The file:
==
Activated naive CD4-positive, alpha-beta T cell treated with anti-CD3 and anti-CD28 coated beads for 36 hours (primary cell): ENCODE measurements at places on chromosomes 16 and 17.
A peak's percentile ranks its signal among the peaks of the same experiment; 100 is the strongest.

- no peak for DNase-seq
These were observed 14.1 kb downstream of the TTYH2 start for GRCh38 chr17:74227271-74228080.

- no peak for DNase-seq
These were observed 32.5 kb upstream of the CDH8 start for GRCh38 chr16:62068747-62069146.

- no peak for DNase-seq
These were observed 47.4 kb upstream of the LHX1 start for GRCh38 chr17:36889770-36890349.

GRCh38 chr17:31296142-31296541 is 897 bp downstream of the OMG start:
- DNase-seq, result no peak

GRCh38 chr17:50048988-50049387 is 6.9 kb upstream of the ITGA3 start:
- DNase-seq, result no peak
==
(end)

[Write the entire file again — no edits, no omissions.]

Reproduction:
Activated naive CD4-positive, alpha-beta T cell treated with anti-CD3 and anti-CD28 coated beads for 36 hours (primary cell): ENCODE measurements at places on chromosomes 16 and 17.
A peak's percentile ranks its signal among the peaks of the same experiment; 100 is the strongest.

- no peak for DNase-seq
These were observed 14.1 kb downstream of the TTYH2 start for GRCh38 chr17:74227271-74228080.

- no peak for DNase-seq
These were observed 32.5 kb upstream of the CDH8 start for GRCh38 chr16:62068747-62069146.

- no peak for DNase-seq
These were observed 47.4 kb upstream of the LHX1 start for GRCh38 chr17:36889770-36890349.

GRCh38 chr17:31296142-31296541 is 897 bp downstream of the OMG start:
- DNase-seq, result no peak

GRCh38 chr17:50048988-50049387 is 6.9 kb upstream of the ITGA3 start:
- DNase-seq, result no peak